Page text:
I’m not exactly sure what to do next because I’m the first one they’ve held up but within five minutes, an impressive group of obvious foreigners are waiting with me. There’s an Angolan, a Middle Easterner, an Eritrean, a group of Chinese, others. Slowly, each person or group is escorted off after a few questions. And suddenly there I am again, alone, with no passport and a host of soldiers and police circling. All the other passengers have cleared and left. In no time, about eight or nine police and plain clothes security agents have surrounded me. They start interrogating me about my trip, accusing me of this or that. I say I am there to meet with government officials about my organization working in the Congo (true). I say I am the regional head of mission of an American NGO (partially true – I am the only representative in the region at the moment). They respond by asking where my invitation is. It goes on and on. I think I do all right answering them but sometimes the questions are just so ridiculous, I’m not sure how to answer. I make a small mistake by looking at the wrong eye of an officer (it was damaged) and kick myself for it. Things are looking kind of grim and I wonder if I will ever get out of there.

And this is how Barack Obama saved my life.

There are two things I congratulate myself for bringing with me to Africa: my Arsenal soccer jersey and my Obama ‘08 button. I have the button pinned to my shoulder bag so it often hangs behind me. This time at the airport, the bag is hanging to my side. With so many police around, one of them was bound to see the pin. That is what I was hoping for and that is just what happens. It turns out to be the policeman with the damaged eye.

“Eh, Obama! You like Obama?”

I launch into an explanation that I would repeat many times over the next week: I voted for Obama. Barack Obama is a Senator in Illinois and lives in Chicago. I’m from Chicago. Obama supports my organization (true, and so does Senator Durbin, but that’s not relevant right now).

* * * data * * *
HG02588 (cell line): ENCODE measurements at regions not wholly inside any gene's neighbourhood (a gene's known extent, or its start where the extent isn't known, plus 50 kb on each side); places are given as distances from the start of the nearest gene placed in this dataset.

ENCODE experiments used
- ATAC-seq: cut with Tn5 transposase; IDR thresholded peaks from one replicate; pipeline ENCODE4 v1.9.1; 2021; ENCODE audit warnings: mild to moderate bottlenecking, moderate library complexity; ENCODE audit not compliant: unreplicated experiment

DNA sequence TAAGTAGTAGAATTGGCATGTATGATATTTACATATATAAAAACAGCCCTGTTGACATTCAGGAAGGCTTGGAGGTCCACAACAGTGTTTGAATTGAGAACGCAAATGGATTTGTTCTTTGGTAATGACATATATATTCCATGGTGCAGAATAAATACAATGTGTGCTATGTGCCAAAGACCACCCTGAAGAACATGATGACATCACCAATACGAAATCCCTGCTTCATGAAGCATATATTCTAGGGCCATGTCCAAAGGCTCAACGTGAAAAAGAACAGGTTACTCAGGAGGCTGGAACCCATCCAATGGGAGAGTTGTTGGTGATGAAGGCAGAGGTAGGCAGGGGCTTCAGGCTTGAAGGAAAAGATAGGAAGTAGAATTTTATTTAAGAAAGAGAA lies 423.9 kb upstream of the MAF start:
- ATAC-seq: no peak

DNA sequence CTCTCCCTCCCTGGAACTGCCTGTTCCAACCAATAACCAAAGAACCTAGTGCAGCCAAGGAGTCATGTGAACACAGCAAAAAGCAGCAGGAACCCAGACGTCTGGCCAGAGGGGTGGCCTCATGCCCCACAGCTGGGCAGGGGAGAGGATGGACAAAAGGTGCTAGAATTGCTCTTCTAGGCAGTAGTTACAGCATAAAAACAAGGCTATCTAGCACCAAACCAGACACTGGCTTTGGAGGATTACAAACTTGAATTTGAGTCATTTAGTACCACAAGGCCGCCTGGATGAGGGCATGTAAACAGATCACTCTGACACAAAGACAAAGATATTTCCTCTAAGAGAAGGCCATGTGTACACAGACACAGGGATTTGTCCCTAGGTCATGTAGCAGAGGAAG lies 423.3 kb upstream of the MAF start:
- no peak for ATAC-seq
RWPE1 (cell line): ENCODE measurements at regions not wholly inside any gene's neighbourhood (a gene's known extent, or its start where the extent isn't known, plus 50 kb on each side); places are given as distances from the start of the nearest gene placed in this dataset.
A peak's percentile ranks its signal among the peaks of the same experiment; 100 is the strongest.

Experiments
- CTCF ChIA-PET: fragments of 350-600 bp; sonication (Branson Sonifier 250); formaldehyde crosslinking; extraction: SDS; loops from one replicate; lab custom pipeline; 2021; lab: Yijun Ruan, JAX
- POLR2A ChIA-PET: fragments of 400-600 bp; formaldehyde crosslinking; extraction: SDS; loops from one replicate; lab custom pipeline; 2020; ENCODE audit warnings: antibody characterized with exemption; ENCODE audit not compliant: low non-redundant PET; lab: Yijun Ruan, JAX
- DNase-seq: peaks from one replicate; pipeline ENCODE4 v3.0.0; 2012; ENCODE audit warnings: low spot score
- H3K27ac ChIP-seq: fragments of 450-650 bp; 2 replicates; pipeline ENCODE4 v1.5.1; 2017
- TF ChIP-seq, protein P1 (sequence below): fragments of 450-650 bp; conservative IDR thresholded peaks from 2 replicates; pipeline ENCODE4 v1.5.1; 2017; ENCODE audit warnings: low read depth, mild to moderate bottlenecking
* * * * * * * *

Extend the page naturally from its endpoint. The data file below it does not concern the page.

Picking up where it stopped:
The now very excited policeman is telling his colleagues how much he likes Obama. He is thrilled I support Obama, too. Some of his colleagues are still skeptical; I even have to pull out my license to show them that I lived in Chicago. But soon after, the excited officer vouches for what I say and says, “See, he is from Chicago, he likes Obama. Oh, I like Obama so much! It’s ok, he is an American and he voted for Obama.” My new friend.

He guides me to the passport check point. An officer behind the counter takes my passport. He picks up a pair of glasses and unfolds the one remaining arm to put them on. He uses both hands like the glasses have both arms. They sit on a slant.

The officer tells me it is very difficult in the Congo. I mentally roll my eyes – it’s really awful of me. He is right that it’s miserable there, but I am so innured by the phrase now because I’ve learned that it’s an opening to an overture for money. The officer then asks me what I do and I use the French word for aid worker: “humanitaire.” He leans back and says, “Oh, you work for humanity, but you don’t even help out those are most in need. You only work for Humanity, but you really should help human beings, like me.” I tell him, “I’m so sorry, but unfortunately for you, I’m the kind of humanitarian who only helps women and children, and you’re neither, I believe.” The friendly officer has a good laugh at his colleague and grabs my passport back for me. He doesn’t leave my side again and says he will help me find a taxi because some of the taxi drivers are bad men who cheat. I quietly accept my fate and we move on.

Thirty minutes and several checkpoints later, I have my bag and am looking for a taxi. Turns out the policeman is not much help getting a taxi. How about that, right? The drivers pull out tattered photocopies of a list of prices and destinations. They are asking for $50 to go into town. I tell them the paper looks a bit old, so that must be the old price. What’s the price today?

I finally find a guy who will take me for $20, the right price according to several people in the baggage claim area (people who also couldn’t believe I would take a taxi in the first place). In the front seat is a woman who is also headed into town. I chat a few more moments with the officer, then slip him two one-dollar bills. Is that a bribe? A bribe would have cost much more and would have come earlier. And he would have asked for it. He didn’t, and he really was quite helpful. I would call that a tip (or ‘backpay’). You can decide. Meanwhile, I am getting the hell out of that airport.

As I am about to get in the taxi, a man calls out to me. He points at my Obama button and says, “That, I need that.”
I look at the button, then up at him and smile. “No, friend, you, you want it – I need it.”

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November 2008